Open Access Open Badges Research

Changes in serum and cerebrospinal fluid cytokines in response to non-neurological surgery: an observational study

Sara Bromander135*, Rolf Anckarsäter12, Marianne Kristiansson3, Kaj Blennow1, Henrik Zetterberg1, Henrik Anckarsäter1 and Caroline E Wass14

Author Affiliations

1 Institute of Neuroscience and Physiology, University of Gothenburg, Gothenburg, Sweden

2 Department of Anesthesiology and Intensive Care, Kungälv Hospital, Stockholm, Sweden

3 Department of Clinical Neuroscience, Division of Forensic Psychiatry, Karolinska Institutet, Stockholm, Sweden

4 Division of Brain and Therapeutics, Department of Psychiatry, University of Toronto and the Schizophrenia Program, Centre for Addiction and Mental Health (CAMH), Toronto, ON, Canada

5 Institute of Neuroscience and Physiology, Department of Forensic Psychiatry, Gothenburg University, Sahlgrenska Academy, Wallinsgatan 8, 43141, Mölndal, Sweden

For all author emails, please log on.

Journal of Neuroinflammation 2012, 9:242  doi:10.1186/1742-2094-9-242

Published: 24 October 2012



Surgery launches an inflammatory reaction in the body, as seen through increased peripheral levels of cytokines and cortisol. However, less is known about perioperative inflammatory changes in the central nervous system (CNS).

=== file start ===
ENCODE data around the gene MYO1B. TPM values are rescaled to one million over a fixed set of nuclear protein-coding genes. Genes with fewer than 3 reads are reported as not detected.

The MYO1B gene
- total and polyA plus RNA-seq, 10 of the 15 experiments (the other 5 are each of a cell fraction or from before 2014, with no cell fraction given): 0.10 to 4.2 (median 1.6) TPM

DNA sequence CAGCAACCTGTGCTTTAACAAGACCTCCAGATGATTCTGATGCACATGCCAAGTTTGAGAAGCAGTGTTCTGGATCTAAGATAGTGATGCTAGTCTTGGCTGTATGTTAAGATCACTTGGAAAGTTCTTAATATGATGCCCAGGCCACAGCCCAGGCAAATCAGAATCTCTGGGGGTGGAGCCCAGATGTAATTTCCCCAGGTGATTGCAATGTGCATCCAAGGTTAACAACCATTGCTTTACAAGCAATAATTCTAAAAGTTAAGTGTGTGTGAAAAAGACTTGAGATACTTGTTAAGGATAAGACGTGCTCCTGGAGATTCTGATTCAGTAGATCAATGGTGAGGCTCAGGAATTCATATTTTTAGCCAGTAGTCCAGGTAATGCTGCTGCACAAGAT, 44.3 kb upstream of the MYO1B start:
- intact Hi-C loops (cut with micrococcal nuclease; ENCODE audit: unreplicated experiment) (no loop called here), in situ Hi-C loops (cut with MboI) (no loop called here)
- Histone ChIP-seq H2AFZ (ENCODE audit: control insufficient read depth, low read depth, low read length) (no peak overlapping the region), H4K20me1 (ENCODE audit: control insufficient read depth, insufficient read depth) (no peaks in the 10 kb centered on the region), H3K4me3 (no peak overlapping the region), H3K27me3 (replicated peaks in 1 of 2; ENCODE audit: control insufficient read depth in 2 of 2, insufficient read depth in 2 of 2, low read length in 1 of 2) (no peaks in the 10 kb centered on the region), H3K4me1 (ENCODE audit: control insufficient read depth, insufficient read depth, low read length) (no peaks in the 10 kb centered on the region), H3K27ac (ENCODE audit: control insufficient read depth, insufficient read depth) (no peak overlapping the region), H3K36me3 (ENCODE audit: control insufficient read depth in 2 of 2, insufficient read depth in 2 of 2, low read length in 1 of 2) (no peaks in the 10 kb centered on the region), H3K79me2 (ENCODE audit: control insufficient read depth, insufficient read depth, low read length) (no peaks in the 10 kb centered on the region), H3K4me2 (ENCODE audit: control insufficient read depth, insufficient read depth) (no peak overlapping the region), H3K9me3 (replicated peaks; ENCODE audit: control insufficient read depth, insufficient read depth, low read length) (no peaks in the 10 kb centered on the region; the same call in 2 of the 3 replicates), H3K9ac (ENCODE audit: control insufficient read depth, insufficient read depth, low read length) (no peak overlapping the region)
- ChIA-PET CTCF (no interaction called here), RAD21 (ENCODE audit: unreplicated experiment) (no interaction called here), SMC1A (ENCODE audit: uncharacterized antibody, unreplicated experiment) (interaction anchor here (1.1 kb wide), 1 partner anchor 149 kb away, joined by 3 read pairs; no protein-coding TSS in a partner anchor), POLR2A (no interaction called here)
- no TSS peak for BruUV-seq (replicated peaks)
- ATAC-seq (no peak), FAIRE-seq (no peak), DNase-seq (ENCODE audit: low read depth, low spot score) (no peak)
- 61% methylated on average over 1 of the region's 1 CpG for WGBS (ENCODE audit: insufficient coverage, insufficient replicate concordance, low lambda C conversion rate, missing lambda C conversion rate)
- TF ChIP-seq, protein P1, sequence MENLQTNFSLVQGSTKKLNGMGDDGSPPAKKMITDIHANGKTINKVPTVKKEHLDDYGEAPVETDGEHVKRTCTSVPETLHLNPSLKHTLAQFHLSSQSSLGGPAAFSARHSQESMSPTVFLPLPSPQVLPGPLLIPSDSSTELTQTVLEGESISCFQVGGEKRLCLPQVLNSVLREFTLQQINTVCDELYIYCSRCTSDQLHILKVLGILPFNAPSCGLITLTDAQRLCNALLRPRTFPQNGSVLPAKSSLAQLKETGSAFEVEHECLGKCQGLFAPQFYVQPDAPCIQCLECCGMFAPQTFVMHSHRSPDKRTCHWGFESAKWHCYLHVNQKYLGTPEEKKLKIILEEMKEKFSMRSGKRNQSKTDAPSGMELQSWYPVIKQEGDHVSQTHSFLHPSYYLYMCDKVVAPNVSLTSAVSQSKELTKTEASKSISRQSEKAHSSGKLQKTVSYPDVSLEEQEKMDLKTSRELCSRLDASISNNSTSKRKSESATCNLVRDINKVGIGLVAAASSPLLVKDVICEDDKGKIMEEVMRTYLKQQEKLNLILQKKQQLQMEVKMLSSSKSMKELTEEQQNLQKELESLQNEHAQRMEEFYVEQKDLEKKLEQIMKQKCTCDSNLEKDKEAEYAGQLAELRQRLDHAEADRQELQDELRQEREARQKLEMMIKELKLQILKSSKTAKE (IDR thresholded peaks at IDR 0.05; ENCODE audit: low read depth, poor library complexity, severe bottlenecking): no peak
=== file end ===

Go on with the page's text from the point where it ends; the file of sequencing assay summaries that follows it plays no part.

Our aim was to compare inflammatory markers in serum and cerebrospinal fluid (CSF) before and after surgery and evaluate their association with measures of blood–brain barrier (BBB) integrity.


Thirty-five patients undergoing knee arthroplastic surgery with spinal anesthesia had CSF and serum samples drawn before, after and on the morning following surgery. Cytokines and albumin in serum and CSF and cortisol in CSF were assessed at all three points.


Cytokines and cortisol were significantly increased in serum and CSF after surgery (Ps <0.01) and CSF increases were greater than in serum. Ten individuals had an increased cytokine response and significantly higher CSF/serum albumin ratios (Ps <0.01), five of whom had albumin ratios in the pathological range (>11.8). Serum and CSF levels of cytokines were unrelated, but there were strong correlations between CSF IL-2, IL-10 and IL-13, and albumin ratios (Ps <0.05) following surgery.


Cytokine increases in the CNS were substantially greater than in serum, indicating that the CNS inflammatory system is activated during peripheral surgery and may be regulated separately from that in the peripheral body. CSF cytokine increase may indicate sensitivity to trauma and is linked to BBB macromolecular permeability.

Cytokine; Blood–brain barrier; Central nervous system; Arthroplastic surgery; Cortisol; Albumin; Interleukin; Inflammation